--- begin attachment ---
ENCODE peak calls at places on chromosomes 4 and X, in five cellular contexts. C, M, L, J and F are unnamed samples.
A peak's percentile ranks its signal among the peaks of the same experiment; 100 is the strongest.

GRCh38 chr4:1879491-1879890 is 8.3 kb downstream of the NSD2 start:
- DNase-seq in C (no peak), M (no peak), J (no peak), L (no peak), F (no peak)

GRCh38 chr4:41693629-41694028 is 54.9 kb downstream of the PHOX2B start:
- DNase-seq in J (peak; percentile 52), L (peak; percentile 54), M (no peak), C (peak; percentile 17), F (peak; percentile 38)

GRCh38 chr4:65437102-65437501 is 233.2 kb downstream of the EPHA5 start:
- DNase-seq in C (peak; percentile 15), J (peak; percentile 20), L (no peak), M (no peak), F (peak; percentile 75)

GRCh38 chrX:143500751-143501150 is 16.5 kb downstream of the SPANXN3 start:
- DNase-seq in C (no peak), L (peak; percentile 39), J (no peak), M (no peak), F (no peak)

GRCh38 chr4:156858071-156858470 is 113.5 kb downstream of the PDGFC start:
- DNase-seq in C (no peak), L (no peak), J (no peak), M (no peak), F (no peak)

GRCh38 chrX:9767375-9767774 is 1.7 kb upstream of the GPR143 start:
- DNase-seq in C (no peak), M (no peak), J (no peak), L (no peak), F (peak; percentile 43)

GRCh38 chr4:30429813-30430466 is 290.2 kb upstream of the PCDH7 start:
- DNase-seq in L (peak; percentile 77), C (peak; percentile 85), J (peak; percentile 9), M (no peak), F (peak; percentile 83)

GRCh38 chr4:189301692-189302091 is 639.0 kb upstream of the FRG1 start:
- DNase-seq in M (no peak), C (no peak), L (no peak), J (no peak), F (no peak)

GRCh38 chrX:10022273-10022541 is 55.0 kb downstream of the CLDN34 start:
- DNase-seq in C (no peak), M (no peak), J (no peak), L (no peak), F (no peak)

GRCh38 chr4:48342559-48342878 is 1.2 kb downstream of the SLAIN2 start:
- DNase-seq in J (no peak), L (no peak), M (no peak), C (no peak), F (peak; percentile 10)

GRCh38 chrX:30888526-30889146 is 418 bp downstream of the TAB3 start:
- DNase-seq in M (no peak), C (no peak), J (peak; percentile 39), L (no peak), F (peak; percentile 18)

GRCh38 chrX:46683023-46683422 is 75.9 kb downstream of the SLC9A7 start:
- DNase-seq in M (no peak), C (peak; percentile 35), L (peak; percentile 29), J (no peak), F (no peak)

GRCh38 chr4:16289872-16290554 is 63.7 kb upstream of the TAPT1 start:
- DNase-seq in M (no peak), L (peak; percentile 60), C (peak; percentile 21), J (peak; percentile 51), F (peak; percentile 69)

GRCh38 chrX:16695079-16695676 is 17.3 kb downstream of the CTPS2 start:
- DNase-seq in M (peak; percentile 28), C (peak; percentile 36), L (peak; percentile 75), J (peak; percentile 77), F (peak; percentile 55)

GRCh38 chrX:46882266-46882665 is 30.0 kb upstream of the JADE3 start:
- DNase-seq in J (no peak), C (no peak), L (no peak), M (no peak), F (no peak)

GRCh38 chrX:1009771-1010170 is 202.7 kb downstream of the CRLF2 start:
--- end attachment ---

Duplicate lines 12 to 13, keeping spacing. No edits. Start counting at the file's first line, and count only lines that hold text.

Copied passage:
- DNase-seq in C (no peak), L (no peak), J (no peak), M (no peak), F (no peak)

GRCh38 chrX:9767375-9767774 is 1.7 kb upstream of the GPR143 start: